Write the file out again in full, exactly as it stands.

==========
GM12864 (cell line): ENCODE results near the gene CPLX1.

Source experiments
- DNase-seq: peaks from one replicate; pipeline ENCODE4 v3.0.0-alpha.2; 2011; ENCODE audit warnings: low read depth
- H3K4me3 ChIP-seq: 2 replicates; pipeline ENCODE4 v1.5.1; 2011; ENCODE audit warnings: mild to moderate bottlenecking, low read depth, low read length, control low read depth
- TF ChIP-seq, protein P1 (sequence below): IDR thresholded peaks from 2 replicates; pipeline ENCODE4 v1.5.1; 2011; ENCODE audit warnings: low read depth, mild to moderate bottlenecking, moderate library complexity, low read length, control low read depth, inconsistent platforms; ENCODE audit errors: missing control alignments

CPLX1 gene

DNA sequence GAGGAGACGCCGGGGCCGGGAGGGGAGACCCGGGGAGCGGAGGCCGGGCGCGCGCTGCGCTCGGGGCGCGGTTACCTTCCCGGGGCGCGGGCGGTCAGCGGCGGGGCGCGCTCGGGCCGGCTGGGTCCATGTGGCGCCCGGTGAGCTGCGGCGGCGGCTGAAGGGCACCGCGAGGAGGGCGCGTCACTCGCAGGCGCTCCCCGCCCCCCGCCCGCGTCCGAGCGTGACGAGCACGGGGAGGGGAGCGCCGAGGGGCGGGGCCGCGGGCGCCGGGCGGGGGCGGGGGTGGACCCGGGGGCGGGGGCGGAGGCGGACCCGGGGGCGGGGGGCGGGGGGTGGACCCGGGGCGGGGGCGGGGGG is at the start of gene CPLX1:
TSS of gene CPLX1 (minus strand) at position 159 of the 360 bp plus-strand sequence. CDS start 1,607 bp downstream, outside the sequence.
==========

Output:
GM12864 (cell line): ENCODE results near the gene CPLX1.

Source experiments
- DNase-seq: peaks from one replicate; pipeline ENCODE4 v3.0.0-alpha.2; 2011; ENCODE audit warnings: low read depth
- H3K4me3 ChIP-seq: 2 replicates; pipeline ENCODE4 v1.5.1; 2011; ENCODE audit warnings: mild to moderate bottlenecking, low read depth, low read length, control low read depth
- TF ChIP-seq, protein P1 (sequence below): IDR thresholded peaks from 2 replicates; pipeline ENCODE4 v1.5.1; 2011; ENCODE audit warnings: low read depth, mild to moderate bottlenecking, moderate library complexity, low read length, control low read depth, inconsistent platforms; ENCODE audit errors: missing control alignments

CPLX1 gene

DNA sequence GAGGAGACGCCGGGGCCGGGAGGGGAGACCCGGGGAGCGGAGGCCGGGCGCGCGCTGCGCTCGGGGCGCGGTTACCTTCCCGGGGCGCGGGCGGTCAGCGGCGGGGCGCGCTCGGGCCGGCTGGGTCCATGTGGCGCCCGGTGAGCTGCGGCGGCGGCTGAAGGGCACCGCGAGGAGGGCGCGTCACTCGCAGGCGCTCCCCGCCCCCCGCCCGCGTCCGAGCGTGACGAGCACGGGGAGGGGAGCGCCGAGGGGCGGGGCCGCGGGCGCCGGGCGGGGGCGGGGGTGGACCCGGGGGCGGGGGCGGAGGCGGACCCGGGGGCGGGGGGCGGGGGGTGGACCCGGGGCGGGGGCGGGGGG is at the start of gene CPLX1:
TSS of gene CPLX1 (minus strand) at position 159 of the 360 bp plus-strand sequence. CDS start 1,607 bp downstream, outside the sequence.